Arguing that absolutism lacks practical value, Toulmin aimed to develop a different type of argument, called practical arguments (also known as substantial arguments). In contrast to absolutists' theoretical arguments, Toulmin's practical argument is intended to focus on the justificatory function of argumentation, as opposed to the inferential function of theoretical arguments. Whereas theoretical arguments make inferences based on a set of principles to arrive at a claim, practical arguments first find a claim of interest, and then provide justification for it. Toulmin believed that reasoning is less an activity of inference, involving the discovering of new ideas, and more a process of testing and sifting already existing ideas—an act achievable through the process of justification.
Toulmin believed that for a good argument to succeed, it needs to provide good justification for a claim. This, he believed, will ensure it stands up to criticism and earns a favourable verdict. In The Uses of Argument (1958), Toulmin proposed a layout containing six interrelated components for analyzing arguments:
- Claim (Conclusion)
- A conclusion whose merit must be established. In argumentative essays, it may be called the thesis. For example, if a person tries to convince a listener that he is a British citizen, the claim would be "I am a British citizen" (1).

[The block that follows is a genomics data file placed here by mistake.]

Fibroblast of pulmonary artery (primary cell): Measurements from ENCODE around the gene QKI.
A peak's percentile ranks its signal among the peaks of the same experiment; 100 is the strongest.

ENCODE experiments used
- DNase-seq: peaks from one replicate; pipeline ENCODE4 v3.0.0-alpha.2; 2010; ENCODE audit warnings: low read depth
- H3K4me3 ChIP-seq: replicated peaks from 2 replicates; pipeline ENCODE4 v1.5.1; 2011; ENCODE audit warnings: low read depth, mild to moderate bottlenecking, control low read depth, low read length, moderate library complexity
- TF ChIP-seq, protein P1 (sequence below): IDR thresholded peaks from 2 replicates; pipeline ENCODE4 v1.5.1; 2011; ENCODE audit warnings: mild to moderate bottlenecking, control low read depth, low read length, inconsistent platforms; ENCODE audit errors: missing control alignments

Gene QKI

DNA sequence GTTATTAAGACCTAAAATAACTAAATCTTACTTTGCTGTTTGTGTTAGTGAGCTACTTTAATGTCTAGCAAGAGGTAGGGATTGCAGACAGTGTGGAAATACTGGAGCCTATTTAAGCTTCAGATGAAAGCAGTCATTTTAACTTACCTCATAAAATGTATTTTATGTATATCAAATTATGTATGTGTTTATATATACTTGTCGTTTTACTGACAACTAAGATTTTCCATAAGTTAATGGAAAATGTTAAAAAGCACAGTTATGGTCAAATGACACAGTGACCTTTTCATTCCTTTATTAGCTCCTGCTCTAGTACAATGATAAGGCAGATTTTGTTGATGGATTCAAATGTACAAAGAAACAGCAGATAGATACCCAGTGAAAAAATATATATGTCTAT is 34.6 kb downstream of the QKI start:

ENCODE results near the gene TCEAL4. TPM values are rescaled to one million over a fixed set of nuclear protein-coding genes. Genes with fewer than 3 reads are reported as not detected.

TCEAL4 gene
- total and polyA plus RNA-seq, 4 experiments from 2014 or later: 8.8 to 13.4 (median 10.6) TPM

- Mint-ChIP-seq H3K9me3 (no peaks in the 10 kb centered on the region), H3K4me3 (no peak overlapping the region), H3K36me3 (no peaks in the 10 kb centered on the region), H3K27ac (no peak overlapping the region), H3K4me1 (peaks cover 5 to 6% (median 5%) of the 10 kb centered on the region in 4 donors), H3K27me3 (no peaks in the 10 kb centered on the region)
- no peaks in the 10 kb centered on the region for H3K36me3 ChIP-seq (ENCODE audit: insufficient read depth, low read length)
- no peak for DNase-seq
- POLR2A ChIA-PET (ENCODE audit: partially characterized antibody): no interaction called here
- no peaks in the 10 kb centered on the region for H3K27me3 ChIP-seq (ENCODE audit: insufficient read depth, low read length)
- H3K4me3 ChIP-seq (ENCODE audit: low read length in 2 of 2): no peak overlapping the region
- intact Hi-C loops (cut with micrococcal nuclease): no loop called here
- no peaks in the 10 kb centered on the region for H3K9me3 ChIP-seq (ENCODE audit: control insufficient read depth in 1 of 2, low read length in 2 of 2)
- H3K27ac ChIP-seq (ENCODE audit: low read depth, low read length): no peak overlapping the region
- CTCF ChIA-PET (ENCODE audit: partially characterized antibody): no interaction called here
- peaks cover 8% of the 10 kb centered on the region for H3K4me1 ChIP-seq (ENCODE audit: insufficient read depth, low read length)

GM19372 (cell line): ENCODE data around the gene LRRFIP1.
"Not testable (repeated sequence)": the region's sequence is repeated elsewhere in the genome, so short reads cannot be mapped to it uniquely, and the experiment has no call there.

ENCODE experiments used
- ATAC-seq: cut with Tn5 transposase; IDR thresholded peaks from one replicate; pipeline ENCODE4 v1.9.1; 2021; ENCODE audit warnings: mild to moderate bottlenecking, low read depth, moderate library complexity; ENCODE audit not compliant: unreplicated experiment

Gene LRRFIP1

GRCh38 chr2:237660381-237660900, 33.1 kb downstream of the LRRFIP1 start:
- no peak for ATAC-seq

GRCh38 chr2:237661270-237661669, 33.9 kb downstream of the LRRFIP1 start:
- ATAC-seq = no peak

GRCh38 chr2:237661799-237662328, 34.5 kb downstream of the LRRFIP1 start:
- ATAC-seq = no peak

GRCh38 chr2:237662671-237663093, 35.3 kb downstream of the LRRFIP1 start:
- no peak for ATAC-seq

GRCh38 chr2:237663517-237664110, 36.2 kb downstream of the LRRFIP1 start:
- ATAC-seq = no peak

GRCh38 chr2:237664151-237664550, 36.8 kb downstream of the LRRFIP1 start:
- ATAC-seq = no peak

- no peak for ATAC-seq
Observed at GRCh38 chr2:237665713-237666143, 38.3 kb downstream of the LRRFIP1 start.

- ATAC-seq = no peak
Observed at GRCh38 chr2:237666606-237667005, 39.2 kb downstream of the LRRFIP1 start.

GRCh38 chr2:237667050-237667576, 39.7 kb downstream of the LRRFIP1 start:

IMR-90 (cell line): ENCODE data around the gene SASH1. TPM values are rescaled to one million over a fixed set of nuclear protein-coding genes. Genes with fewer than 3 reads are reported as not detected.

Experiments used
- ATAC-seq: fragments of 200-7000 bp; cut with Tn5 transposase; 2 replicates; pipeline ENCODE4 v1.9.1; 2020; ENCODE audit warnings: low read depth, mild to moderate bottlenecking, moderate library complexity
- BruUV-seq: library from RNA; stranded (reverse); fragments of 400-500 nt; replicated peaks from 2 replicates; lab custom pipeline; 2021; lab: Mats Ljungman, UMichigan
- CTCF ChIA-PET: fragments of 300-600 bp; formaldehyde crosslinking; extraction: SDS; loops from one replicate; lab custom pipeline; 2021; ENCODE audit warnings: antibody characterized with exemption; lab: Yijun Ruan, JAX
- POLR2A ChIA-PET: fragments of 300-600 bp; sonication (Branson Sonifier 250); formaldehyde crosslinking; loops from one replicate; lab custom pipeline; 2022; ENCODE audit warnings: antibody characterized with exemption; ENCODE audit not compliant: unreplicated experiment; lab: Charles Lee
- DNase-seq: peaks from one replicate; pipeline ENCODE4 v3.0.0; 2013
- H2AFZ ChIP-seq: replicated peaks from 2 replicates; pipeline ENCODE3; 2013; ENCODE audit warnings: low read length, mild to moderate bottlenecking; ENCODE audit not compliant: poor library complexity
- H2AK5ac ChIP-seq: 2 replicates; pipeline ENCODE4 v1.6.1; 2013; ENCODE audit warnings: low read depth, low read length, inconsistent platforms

- Ground (Fact, Evidence, Data)
- A fact one appeals to as a foundation for the claim. For example, the person introduced in 1 can support his claim with the supporting data "I was born in Bermuda" (2).
- A statement authorizing movement from the ground to the claim. In order to move from the ground established in 2, "I was born in Bermuda", to the claim in 1, "I am a British citizen", the person must supply a warrant to bridge the gap between 1 and 2 with the statement "A man born in Bermuda will legally be a British citizen" (3).
- Credentials designed to certify the statement expressed in the warrant; backing must be introduced when the warrant itself is not convincing enough to the readers or the listeners. For example, if the listener does not deem the warrant in 3 as credible, the speaker will supply the legal provisions: "I trained as a barrister in London, specialising in citizenship, so I know that a man born in Bermuda will legally be a British citizen".
- Rebuttal (Reservation)
- Statements recognizing the restrictions which may legitimately be applied to the claim. It is exemplified as follows: "A man born in Bermuda will legally be a British citizen, unless he has betrayed Britain and has become a spy for another country".
- Words or phrases expressing the speaker's degree of force or certainty concerning the claim. Such words or phrases include "probably", "possible", "impossible", "certainly", "presumably", "as far as the evidence goes", and "necessarily". The claim "I am definitely a British citizen" has a greater degree of force than the claim "I am a British citizen, presumably". (See also: Defeasible reasoning.)